Chelsea perhaps threw away their best chance at a clean rebuild when they let Antonio Conte go, and in the ugly manner they did. It was much like Carlo Ancelotti, except this offense was more grievous than the Ancelotti sacking, as Ancelotti had quite the squad, and expecting him to win the Champions League or the Premier League a second time was fair. Conte didn’t have that luxury.
Jurgen Klopp arrived two seasons after Liverpool’s title challenge under Brendan Rodgers: the 2015/16 season where Leicester won the league. In Klopp’s first season, he finished eight with 60 points, in a lower position and with less points and less wins than the previous season. Klopp had preached patience and warned that success should not be expected for five seasons, so when he didn’t win anything after 3-4 seasons, he wasn’t under any pressure from the hierarchy.
Perhaps Chelsea and fans would have appreciated Conte if he was as slow as Klopp.
The very best managers are held to near-impossibly high standards and are judged incredibly harshly because those are the standards they have set for themselves.
Chelsea had not won the Premier League in the modern era, though they had finished third in the 1998/99 league season (four points behind winners Manchester United) and they had finished second with 79 points in the 2003/04 league season (11 points behind winners Arsenal). Mourinho came in and won the league the first two times of asking, from that point forward anything less seemed like a letdown, and success for Mourinho was defined as the highest possible achievement, which is what it had been from his days as FC Porto manager where he won the Europa league, Champions League and Primeira Liga in two seasons.
Antonio Conte had a squad that had just finished 10th, Klopp had a squad that had just finished sixth. Whose team was better/worse is immaterial. Though Conte didn’t promise to win the league in his first season, he did. He did what any manager was supposed to do: use a system that maximizes the players collective strengths and mitigates their collective weaknesses, or to put it simply: he got the best out of his players. He delivered free flowing counter-attacking football and Chelsea’s second highest points total in English football history (93), coming behind Mourinho’s club record (95). What’s more, is that Conte delivered the more wins in a Premier League campaign than any other Chelsea manager, and in fact any other Premier League manager up until that point, winning 30 games, ahead of Mourinho’s 29 games in the glorious 2004/05 league season.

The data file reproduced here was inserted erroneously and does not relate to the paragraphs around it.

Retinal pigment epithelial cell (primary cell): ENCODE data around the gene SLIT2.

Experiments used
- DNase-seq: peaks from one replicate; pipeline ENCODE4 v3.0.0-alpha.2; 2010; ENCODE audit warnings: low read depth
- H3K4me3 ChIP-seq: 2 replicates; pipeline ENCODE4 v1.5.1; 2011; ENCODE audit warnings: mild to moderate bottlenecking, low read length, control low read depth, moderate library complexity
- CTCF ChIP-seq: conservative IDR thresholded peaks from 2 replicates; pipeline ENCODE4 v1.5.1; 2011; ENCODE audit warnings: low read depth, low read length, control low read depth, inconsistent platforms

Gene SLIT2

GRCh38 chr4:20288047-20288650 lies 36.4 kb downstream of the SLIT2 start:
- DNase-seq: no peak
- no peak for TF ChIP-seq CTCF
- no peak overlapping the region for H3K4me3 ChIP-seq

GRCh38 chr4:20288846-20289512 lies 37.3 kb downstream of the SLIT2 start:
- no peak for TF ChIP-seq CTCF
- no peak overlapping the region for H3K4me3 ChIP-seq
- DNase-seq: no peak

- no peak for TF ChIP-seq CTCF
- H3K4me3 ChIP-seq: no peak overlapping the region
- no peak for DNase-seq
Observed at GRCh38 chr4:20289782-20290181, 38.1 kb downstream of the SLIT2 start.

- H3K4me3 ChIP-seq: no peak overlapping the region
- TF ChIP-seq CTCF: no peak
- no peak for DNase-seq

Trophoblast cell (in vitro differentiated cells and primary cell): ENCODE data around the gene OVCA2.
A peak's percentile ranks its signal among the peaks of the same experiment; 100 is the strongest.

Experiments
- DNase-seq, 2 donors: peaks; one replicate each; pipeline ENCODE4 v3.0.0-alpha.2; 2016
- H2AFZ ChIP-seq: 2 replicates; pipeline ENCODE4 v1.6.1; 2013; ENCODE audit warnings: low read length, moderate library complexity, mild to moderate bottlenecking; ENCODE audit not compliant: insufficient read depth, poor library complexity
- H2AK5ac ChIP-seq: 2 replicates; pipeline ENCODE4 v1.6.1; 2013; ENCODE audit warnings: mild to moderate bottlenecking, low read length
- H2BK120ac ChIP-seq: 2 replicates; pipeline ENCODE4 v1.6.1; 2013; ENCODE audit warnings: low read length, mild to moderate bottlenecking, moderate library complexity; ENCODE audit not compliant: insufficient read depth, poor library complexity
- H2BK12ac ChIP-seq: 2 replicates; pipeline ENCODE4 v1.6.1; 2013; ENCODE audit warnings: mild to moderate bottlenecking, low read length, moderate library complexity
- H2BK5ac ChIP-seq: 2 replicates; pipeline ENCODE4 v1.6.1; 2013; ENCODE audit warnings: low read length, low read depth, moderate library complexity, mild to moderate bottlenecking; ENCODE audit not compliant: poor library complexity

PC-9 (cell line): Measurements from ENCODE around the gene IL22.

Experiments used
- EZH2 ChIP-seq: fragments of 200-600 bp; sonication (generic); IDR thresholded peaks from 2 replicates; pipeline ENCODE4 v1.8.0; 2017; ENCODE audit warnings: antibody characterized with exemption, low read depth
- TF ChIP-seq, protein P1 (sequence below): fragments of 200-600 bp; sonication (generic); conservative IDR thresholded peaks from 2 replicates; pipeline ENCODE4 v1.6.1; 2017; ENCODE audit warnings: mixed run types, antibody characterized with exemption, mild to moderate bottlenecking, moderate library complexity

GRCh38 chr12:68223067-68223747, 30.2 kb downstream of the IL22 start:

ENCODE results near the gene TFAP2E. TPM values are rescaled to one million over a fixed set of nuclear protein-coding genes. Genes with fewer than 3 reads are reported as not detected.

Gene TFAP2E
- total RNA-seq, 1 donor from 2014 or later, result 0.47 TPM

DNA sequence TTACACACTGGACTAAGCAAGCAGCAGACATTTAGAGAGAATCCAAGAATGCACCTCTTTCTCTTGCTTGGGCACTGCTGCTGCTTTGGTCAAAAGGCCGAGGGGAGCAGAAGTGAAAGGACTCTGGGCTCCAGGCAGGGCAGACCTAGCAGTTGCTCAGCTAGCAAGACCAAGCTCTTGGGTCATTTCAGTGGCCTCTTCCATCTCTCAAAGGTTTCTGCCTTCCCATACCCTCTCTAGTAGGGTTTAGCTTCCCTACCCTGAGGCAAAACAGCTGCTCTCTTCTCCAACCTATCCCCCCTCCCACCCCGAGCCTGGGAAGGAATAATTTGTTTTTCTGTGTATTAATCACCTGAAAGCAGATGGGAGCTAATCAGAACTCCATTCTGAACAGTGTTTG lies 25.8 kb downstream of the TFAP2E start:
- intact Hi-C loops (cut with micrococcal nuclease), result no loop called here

Despite this, Conte was vilified the following season for missing out on automatic Champions League qualification. Conte had asked the board for reinforcements, but because Conte had delivered a league title without as much investment as league titles usually command, the board expected Conte to deliver better results than clubs and managers that made more, smarter investments. The fans also disrespected and disregarded Conte’s work because they saw his second season’s result as a “bitter disappointment” compared to his first.
Had Conte gone down the usual route of “It’s a process, I can’t make Chelsea contenders in one season. We are a team that finished 10th last season, you have to give us time”, his fifth place finish would have been seen as “progress”, at least when you compare it to the 10th place finish. Had Conte not won the league, perhaps fans and the board would have gotten a more realistic sense of what was needed to get back to winning titles. The board might have even put in the appropriate investment, if they had not been given the impression success could be attained without it.
Instead, Conte was too good for his own good. When you hear Chelsea fans talk about Conte now, you hear resentment and irritation and when you listen to the same fans talk about Klopp, you hear awe, respect and reverence, despite Conte delivering one league title, two cup finals and one FA Cup trophy, before Klopp even delivered one trophy for Liverpool.
It’s even more glaring how silly the decision not to back Conte was, as Inter Milan are now reaping the benefits of giving Conte time and money, sitting eight points clear at the top of Serie A, with a game in hand. Good things take time, but exceptional managers like Conte and Mourinho spoilt the Chelsea board by delivering good things without taking any time at all, and now the board think they can sign hot talents and return Chelsea to being title contenders at the snap of a finger.